Neuroscientist and psychiatrist
B orn May 8, 1946, in New York City; daughter of Joseph William and Emma Mary Benes. Education: St. John’s University, New York, B.A., 1967; Yale School of Medicine, Ph.D. in cellular biology, 1972; City of Hope National Medical Center, CA, postdoctoral training in single-cell neurochemistry, early 1970s; Yale Medical School, M.D., 1978.
Addresses: Office—McLean Hospital, 115 Mill St., Belmont, MA 02478.
F ounded the Laboratory for Structural Neuro-science at McLean Hospital, Belmont, MA, 1982; assistant professor of psychiatry, Harvard Medical School, Boston, MA, 1982-87; director, Program in Structural and Molecular Neuroscience, McLean Hospital, Belmont, MA, 1992—; director of the Harvard Brain Tissue Resource Center, 1996—; professor, Harvard Medical School, 1997—.
Member: National Wildlife Federation; Humane Society of the United States; editorial board of Biotech-niques, 1990-96; chair, McLean Hospital Affirmative Action Committee, 1993-94; Board of Directors, Walden Pond Reservation Trust, Concord, MA, 2001—; National Institute of Medicine, 2004—.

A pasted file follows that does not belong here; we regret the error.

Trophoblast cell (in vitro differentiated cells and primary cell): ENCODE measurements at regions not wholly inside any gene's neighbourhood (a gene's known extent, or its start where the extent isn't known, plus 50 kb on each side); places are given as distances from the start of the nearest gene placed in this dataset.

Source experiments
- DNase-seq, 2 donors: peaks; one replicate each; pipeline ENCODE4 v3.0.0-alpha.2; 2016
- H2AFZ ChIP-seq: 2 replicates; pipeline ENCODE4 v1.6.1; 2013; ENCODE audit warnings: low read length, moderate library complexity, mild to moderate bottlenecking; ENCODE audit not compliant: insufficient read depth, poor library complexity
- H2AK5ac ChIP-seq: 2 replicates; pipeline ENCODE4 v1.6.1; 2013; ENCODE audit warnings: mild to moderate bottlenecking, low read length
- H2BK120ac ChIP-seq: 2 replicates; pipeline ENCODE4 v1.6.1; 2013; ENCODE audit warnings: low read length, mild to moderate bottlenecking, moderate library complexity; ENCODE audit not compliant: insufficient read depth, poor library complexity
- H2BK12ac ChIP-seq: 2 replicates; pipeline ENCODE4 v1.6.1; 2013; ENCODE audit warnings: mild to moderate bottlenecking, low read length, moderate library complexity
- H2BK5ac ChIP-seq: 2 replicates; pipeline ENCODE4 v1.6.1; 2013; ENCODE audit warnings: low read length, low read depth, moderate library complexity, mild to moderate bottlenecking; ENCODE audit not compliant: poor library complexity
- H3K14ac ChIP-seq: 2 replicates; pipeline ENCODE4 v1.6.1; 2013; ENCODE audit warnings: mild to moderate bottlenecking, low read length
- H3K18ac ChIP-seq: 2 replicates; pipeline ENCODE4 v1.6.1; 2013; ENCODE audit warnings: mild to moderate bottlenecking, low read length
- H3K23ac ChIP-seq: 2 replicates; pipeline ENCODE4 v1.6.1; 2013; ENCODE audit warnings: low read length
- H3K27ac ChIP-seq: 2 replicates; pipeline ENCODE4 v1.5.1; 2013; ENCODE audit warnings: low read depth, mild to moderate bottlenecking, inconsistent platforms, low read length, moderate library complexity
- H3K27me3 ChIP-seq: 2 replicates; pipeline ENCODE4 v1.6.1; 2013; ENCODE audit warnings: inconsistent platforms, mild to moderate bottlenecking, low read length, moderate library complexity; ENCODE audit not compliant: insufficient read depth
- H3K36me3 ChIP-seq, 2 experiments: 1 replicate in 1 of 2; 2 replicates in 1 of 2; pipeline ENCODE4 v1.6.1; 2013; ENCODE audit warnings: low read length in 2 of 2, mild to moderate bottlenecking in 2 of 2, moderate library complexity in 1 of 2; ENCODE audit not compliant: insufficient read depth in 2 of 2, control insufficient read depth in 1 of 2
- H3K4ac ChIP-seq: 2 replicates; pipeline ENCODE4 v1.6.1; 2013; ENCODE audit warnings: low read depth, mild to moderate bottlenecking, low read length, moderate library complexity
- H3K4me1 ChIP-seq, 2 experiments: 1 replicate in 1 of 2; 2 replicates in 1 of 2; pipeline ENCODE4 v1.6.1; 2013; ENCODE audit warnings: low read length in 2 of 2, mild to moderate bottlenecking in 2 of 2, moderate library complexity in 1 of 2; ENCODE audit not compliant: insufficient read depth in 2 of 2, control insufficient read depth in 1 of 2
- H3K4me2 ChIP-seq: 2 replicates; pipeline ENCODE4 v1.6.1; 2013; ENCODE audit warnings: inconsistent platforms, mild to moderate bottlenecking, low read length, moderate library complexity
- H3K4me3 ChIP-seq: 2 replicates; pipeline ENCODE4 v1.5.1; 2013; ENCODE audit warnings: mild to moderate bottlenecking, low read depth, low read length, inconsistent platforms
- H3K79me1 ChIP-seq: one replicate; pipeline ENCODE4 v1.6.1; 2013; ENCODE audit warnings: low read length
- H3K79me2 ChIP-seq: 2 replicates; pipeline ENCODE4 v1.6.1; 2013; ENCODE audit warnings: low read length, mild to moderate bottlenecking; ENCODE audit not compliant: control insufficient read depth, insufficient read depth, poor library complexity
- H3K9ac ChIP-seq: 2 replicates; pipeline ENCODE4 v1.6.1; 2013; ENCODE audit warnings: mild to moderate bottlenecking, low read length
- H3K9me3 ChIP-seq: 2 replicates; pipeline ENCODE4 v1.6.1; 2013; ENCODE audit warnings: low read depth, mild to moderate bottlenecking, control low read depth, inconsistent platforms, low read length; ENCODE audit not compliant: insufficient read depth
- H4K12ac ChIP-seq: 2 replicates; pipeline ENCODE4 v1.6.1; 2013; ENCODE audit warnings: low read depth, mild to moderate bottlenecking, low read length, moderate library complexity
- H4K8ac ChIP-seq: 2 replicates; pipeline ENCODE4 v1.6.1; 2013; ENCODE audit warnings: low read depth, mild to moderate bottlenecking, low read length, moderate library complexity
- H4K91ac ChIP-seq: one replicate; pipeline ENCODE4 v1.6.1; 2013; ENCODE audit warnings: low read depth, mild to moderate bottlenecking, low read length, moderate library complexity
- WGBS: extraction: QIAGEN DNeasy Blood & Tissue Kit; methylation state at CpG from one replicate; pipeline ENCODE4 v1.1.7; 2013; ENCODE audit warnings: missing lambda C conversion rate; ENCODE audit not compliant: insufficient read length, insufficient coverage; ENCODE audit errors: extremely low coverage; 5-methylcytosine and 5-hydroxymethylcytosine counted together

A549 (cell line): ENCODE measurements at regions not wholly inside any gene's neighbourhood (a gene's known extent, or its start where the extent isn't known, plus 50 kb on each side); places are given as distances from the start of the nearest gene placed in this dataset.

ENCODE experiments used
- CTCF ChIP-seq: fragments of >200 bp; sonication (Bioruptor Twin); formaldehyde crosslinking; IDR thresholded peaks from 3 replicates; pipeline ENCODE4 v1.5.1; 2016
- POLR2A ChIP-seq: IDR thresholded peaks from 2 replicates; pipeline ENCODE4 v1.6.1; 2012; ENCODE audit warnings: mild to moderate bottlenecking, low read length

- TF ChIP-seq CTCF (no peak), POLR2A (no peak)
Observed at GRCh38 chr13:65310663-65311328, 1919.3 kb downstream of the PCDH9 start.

Awards: Shervent S. Frazier Lifetime Achievement Award, 1999; National Institute of Mental Health Merit Award, 2000-02; Lieber Prize for Outstanding Achievement in Schizophrenia Research, National Association for Research in Schizophrenia and Depression, 2002; Institute of Medicine inductee, National Academies, 2004; Kempf Fund Award for Research Development in Psychobiological Psychiatry, American Psychiatric Association, 2006; William Silens Lifetime Achievement in Mentoring Award, Harvard Medical School, 2006.
A s director of the Harvard Brain Tissue Resource Center, neuroscientist Francine Benes oversees a collection of nearly 6,000 brains. Her facility— commonly known as the Brain Bank—stockpiles human brains for medical researchers around the globe. The Brain Bank receives about one brain a day and is specifically interested in collecting three types of brains: “normal” brains from disease-free people; brains from people with neurodegenerative disorders such as Alzheimer’s, Parkinson’s, and Huntington’s diseases; and brains from those diagnosed with mental illnesses—particularly schizophrenia and bipolar disorder.
As a scientific sleuth, Benes has dedicated her career to investigating the biology of mental illness. “The brain is biology’s last, vast frontier,” Benes told the Boston Phoenix’s Alicia Potter. “And within brain studies, those aspects of the brain that give rise to thinking and feeling, cognitive function, and our ability to reason really constitute the final mystery of biological science.” Over the course of her career, Benes has completed groundbreaking research on schizophrenia. In 2004, Benes was recognized for her work by being elected to the prestigious Institute of Medicine, part of the National Academy of Sciences. In the field of medicine, this honor ranks among the highest.